Santander hit by bad loan provisions
Spanish banking giant, Santander, has today reported a fall in third quarter profits, due to changes on bad loan provisions.
The bank, which is the euro zone’s largest, said third quarter profits fell 13% to €2.1 billion (£1.8 billion) as provisions for bad loans hampered results.
Before the changes to one-off provisions, which were put in place as a precautionary reserve for loans turning bad, profit for the third quarter was €2.107 billion.
The figures come shortly after Spain’s second largest bank, BBVA, reported a 17% fall in quarterly net profit – again impacted by loans provisions.
Spanish banks have been hit hard by the economic downturn – partly due to the slump in the country’s once booming housing market.
The slump has led to many developers and homeowners unable to meet their loan payments.
In related news, Santander recently acquired the Williams & Glyn’s network of branches from Royal Bank of Scotland.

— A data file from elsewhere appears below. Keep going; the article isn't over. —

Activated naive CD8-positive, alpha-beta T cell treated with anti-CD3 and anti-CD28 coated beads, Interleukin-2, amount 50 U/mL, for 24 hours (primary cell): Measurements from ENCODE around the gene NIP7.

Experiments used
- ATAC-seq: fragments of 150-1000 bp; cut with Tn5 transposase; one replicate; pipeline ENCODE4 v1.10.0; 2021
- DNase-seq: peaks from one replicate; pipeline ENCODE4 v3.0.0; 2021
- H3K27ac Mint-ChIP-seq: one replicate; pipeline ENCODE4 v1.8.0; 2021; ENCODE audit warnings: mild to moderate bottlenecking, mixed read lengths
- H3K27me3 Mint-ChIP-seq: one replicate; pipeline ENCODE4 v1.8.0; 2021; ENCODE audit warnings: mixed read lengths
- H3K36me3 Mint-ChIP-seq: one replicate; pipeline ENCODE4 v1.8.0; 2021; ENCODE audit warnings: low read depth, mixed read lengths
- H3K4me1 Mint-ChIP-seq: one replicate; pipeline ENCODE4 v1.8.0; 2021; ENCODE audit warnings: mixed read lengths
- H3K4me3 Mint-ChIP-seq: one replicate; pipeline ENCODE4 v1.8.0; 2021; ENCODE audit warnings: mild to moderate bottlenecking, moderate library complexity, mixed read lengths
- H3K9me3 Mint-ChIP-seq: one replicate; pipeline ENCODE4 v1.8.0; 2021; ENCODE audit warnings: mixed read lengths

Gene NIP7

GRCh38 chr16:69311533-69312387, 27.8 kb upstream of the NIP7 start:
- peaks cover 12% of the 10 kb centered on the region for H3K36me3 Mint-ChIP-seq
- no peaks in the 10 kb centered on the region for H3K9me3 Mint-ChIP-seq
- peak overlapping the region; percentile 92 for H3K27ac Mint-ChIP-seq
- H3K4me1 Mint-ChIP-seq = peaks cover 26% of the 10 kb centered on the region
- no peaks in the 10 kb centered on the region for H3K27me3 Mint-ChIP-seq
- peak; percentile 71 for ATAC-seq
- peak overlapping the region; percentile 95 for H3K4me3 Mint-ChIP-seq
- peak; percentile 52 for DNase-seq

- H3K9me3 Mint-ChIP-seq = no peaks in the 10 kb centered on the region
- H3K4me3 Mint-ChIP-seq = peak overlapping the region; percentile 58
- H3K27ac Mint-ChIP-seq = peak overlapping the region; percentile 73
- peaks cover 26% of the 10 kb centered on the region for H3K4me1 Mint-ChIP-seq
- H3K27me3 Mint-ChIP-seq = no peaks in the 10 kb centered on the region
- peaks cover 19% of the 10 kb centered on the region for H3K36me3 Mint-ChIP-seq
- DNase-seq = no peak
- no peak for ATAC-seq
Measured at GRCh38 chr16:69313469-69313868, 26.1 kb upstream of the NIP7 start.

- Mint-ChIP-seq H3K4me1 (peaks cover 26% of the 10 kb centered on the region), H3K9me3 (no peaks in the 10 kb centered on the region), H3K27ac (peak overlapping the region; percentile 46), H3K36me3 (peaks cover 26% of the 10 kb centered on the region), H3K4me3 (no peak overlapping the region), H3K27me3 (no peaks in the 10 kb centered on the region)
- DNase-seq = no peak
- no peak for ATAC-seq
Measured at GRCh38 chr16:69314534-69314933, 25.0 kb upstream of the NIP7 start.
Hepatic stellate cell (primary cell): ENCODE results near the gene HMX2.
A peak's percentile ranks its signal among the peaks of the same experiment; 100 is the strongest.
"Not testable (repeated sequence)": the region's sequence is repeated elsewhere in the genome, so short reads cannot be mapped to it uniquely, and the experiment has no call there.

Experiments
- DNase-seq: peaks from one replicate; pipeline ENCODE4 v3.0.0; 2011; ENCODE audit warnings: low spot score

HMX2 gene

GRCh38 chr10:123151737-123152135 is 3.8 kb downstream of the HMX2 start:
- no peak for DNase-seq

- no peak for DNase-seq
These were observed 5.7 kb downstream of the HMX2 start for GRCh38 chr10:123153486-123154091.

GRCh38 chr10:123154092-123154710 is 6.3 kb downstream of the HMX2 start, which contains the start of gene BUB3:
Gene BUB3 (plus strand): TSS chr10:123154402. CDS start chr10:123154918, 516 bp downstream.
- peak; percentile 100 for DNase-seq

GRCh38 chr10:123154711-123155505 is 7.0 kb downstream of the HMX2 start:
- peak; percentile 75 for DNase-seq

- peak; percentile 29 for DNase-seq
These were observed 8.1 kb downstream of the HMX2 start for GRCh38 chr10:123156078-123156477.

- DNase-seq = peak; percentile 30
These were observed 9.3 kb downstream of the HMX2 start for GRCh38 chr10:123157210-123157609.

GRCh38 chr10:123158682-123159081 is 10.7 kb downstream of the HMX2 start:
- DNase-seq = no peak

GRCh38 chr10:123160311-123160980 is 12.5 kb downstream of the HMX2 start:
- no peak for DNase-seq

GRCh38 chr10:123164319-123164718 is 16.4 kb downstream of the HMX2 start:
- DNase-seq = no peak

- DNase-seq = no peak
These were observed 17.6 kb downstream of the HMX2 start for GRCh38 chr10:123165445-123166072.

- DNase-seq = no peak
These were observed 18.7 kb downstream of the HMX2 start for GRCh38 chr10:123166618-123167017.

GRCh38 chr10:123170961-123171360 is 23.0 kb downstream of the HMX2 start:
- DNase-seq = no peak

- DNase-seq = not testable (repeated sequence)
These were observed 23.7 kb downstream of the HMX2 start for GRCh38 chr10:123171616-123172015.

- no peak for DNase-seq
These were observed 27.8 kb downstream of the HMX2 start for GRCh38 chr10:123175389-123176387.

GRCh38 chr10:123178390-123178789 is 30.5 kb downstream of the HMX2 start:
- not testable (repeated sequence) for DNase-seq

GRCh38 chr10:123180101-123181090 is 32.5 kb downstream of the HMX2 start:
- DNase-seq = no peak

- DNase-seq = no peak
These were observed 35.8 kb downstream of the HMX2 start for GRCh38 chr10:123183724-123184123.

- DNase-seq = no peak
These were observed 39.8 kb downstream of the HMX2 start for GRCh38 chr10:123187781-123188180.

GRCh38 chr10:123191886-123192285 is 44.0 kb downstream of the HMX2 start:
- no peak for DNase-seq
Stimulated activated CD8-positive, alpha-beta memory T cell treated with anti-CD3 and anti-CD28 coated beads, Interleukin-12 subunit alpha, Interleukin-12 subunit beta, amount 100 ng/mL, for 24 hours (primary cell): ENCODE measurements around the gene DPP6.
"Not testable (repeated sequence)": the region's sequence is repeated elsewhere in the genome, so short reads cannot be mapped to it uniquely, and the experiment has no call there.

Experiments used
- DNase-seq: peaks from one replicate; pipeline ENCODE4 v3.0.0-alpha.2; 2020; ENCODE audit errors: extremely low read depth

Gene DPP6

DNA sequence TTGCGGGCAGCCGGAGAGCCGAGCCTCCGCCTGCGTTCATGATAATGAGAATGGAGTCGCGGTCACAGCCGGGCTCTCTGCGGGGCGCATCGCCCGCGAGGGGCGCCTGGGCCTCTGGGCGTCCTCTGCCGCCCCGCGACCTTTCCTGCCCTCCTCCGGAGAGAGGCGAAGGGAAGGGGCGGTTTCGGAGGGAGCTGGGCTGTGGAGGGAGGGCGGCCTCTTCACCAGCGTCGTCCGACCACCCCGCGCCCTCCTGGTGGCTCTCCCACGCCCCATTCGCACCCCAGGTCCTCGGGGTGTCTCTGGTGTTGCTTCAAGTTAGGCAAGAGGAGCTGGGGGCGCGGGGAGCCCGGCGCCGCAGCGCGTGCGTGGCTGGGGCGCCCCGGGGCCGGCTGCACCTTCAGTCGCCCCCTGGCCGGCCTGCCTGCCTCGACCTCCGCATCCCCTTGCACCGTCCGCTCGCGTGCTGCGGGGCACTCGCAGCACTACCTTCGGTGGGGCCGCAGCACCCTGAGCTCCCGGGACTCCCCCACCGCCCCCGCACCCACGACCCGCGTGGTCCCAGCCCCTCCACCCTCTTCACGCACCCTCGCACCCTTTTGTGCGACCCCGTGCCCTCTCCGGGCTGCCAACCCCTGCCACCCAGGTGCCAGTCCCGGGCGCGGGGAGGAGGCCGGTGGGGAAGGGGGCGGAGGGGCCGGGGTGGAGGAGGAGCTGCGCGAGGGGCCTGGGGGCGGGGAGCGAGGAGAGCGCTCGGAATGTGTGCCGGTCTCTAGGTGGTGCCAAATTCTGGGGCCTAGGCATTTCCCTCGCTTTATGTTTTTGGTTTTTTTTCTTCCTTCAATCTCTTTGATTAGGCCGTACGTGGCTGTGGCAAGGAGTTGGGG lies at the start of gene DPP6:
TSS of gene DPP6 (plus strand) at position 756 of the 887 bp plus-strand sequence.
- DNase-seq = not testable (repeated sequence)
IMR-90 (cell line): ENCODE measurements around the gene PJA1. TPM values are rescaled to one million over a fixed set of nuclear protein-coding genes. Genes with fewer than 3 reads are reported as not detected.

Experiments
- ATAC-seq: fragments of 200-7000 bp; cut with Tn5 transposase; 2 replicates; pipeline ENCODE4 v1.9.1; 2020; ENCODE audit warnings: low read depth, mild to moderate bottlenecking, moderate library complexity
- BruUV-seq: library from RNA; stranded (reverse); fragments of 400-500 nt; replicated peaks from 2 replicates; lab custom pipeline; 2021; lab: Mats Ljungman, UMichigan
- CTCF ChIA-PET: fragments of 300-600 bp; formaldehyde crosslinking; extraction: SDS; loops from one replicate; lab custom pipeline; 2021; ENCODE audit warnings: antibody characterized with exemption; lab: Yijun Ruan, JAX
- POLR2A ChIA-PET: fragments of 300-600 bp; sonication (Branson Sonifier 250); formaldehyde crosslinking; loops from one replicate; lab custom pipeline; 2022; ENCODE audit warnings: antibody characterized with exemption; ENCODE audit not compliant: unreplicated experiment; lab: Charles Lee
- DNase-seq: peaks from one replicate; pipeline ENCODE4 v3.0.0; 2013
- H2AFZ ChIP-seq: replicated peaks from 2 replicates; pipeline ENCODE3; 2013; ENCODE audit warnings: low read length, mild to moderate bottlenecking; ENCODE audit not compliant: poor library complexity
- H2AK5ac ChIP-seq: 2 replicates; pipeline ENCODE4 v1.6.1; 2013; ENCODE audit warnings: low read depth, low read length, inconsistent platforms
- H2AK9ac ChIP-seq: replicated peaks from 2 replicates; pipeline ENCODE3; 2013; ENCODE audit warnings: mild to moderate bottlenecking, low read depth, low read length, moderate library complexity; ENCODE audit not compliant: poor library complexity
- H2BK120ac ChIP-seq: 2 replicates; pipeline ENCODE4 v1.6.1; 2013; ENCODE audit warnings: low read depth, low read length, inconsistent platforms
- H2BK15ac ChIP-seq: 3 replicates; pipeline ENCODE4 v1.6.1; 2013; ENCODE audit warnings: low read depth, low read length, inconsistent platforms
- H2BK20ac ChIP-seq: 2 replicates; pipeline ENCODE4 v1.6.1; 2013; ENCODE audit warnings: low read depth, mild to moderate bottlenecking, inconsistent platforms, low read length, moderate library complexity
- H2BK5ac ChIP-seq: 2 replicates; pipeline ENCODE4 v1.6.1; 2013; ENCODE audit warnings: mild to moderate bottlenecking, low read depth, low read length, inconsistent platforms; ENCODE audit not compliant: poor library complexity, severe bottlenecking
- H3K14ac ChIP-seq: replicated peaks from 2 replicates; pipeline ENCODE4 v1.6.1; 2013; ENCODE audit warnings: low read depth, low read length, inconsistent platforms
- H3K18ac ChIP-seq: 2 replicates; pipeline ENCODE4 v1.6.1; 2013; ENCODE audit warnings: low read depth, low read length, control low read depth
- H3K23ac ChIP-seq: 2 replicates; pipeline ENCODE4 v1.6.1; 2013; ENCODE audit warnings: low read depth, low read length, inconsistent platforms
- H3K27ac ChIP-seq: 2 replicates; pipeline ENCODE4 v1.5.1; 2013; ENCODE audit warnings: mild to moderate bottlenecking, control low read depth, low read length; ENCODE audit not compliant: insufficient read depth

The majority of the branches are in the North West and will be turned into Santander banks, with the process expected to be completed by December 2011.
The deal will give Santander approximately 1,645 branches, or 12% of the market, and cement its status as the second largest mortgage loan provider.
The Spanish bank already has a major UK presence after acquiring Abbey for £9.5 billion back in 2004.
In July 2008, it rescued troubled mortgage lender, Alliance & Leicester, and a few months later, it took ownership of Bradford & Bingley’s savings business and branch network.
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